In the interview, McKay notes that time has mellowed his perspective on some of the inhumane things that happened. He seems satisfied to have finally told his tale. “I think that over the years we became ready to talk about it, and this book is a reflection of that,” he remarks. He just sent a copy to a nephew who had first begun pestering him for stories — unsuccessfully — as an 8-year-old in 1946.
For Barbara Dunnington, 94, the writing process was not painful but rather an act of tribute to the patients she worked with in a Pennsylvania rehabilitation hospital for severely wounded soldiers. As a lifelong pacifist, she volunteered after Pearl Harbor to serve in the Red Cross and did recreational therapy with disabled vets. “They were just marvelous people, who had been through the worst kinds of things,” she explains.
Dunnington’s eyes glisten as she recalls a group of men with detached retinas who had wanted to open a ski center after the war. Today the condition is treatable, but then it meant permanent blindness. “You weren’t supposed to get close to these people, but you couldn’t help but remember certain ones,” she says softly, the distress still evident in her voice.
Dunnington downplays her part in the war effort, as do all of the contributors to Our Great War, in both their essays and their interviews. Everyone served and sacrificed willingly, and no one applies the word “heroic” to his or her own work. The contrast with today’s “every-child-gets-a-trophy” mentality is striking.
Dunnington’s expression lights up, however, when she recounts how a group of patients showed her their appreciation — with a trophy! The grateful vets bought a secondhand yachting award at an auction and had it engraved with her name. She displays it proudly along with the tennis prizes she has earned over the years. Friends do a double take at both the sport and date on the “fake” trophy. “It was darling — 1911,” she recalls with a laugh. She’s old now, but not that old.
When Tad Kowalski, 86, looks back at WWII, he is bewildered by the actions of “a crazy kid.” He was 17 when German tanks rolled into his Polish hometown. “There wasn’t much time for thinking,” he recalls, which forced him to make decisions “without balancing the dangers and the possibilities.” After the Nazis shut down Polish high schools because “subservient races” didn’t need education, the teen obtained his parents’ permission to flee. He began a harrowing journey on foot and trains across Poland, Slovakia and Hungary, and eventually to France, England and Scotland.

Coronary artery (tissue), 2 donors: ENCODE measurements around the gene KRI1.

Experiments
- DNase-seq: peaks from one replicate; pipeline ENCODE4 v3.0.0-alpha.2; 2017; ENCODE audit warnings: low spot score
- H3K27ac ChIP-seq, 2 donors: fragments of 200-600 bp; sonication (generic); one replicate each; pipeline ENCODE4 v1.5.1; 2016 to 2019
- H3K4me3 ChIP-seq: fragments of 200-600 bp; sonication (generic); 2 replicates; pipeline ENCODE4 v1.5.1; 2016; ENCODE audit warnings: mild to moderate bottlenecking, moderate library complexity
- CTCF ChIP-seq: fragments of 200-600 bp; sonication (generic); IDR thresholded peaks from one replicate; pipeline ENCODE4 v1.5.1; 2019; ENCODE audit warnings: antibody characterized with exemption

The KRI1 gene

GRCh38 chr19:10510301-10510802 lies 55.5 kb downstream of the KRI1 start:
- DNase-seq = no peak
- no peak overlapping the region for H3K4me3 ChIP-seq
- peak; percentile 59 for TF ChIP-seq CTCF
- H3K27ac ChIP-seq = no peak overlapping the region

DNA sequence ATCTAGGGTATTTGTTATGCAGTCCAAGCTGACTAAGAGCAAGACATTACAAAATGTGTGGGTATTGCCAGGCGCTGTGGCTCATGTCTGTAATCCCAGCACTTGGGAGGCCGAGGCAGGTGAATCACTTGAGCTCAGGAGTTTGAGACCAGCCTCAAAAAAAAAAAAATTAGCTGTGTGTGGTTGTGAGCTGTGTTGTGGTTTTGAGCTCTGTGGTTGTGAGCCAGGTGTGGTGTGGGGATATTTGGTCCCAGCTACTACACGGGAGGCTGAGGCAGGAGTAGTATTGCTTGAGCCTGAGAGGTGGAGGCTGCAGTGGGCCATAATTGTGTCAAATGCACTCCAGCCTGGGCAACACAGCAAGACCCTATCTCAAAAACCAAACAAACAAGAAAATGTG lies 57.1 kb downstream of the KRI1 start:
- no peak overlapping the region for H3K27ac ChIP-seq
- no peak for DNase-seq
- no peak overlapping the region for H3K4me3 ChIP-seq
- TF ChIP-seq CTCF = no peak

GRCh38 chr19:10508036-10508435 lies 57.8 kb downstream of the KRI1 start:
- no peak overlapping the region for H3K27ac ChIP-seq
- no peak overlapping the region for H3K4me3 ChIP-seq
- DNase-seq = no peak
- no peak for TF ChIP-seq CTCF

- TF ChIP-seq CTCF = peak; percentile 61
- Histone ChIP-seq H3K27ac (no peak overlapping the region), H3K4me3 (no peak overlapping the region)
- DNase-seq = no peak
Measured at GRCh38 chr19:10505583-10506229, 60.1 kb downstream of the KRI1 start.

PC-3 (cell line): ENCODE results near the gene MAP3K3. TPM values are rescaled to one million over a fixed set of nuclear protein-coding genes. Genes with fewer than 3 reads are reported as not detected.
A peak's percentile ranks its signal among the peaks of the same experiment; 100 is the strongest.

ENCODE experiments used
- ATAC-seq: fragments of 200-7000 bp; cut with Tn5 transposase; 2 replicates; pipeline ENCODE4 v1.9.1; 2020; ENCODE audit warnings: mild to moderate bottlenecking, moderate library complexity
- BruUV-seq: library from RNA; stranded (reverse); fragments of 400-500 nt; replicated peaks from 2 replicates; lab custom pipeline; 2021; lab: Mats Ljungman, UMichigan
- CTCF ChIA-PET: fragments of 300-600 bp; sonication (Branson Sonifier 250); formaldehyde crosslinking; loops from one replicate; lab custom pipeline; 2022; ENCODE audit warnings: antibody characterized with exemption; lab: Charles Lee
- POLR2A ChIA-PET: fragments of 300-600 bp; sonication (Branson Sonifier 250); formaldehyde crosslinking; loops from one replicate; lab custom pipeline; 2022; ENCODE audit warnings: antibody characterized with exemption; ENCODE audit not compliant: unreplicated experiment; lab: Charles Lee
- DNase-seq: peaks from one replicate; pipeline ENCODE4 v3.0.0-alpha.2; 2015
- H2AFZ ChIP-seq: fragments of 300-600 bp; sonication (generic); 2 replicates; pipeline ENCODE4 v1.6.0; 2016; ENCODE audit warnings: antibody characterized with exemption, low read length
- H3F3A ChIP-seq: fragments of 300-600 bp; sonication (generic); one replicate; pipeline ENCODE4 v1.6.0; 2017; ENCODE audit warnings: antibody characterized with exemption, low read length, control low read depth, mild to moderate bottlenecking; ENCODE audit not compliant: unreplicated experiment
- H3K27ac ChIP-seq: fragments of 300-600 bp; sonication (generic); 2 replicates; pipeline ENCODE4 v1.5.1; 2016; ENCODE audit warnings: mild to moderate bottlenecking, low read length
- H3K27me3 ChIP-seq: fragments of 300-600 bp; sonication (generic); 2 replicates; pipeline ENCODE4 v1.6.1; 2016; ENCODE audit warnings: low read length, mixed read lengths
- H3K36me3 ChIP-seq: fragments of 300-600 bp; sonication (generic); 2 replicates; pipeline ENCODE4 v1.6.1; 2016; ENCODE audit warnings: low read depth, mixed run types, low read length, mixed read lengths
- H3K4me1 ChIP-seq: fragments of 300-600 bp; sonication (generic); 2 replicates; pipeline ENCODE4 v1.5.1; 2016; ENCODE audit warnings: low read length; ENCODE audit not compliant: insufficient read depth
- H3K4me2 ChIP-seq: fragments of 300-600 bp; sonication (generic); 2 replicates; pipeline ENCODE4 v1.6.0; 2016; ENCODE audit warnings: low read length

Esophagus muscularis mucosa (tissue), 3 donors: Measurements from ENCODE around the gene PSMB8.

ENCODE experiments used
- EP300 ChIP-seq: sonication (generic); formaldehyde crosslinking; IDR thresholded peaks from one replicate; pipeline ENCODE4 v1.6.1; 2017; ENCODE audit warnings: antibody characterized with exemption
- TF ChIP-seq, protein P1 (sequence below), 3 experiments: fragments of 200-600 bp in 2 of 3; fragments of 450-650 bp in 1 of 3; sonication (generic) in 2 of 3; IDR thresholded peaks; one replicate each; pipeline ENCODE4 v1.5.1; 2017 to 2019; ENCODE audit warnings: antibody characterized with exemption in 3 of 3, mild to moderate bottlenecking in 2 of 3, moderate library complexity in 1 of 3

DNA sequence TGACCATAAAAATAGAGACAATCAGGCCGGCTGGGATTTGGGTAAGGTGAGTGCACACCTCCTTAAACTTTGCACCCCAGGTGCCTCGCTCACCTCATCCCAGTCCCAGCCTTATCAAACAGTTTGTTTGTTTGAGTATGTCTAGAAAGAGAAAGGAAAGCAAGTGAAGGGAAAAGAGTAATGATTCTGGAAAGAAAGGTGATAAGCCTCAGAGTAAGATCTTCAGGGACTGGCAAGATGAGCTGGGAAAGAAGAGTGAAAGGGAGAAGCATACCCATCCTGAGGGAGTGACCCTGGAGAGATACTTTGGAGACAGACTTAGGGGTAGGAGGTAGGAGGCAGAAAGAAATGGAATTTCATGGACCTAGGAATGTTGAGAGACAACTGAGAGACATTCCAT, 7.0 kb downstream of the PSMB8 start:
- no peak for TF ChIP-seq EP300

“Did I do all that? Now, 70 years later, I wouldn’t dare,” Kowalski reflects, a look of wonder on his face. “I wouldn’t have taken risks like that. At times, when I was writing certain parts of it, it was almost like a shiver down my spine. Why would I do a thing like that?”
His greatest peril came escaping internment in the Hungarian countryside. He hopped a train to Budapest, carrying the address of the Polish consulate, where he would be able to obtain an exit visa to France. Two Good Samaritans may have saved his life. A train station employee slipped him past a guard, and then handed him off to a Hungarian soldier, who walked the teen wordlessly to the consulate’s front door in the middle of the night.
“I have often thought about this entire episode, how a complete stranger noticed a boy in need of help and came to his aid without thought of recompense,” Kowalski writes about his anonymous rescuers. “Did he ever consider this act might have determined the boy’s entire future? ... What if I had not been helped by these total strangers, and instead been picked up by the police and sent back to the internment camp? What then?”
Kowalski is one of many contributors who marvels that a twist of fate changed the outcome of his war experience. When carrier pilot Richard Austin, 87, accidentally disengaged the seat belt while practicing aerial loops, the tops of his fur-lined boots caught the edge of his seat and prevented him from being ejected from the plane. Naval officer Richard Ketchum, 87, recalls watching as a torpedo came straight at his vessel during a training run. Only the boat’s shallow draft saved the crew; the weapon “went right under us,” he says.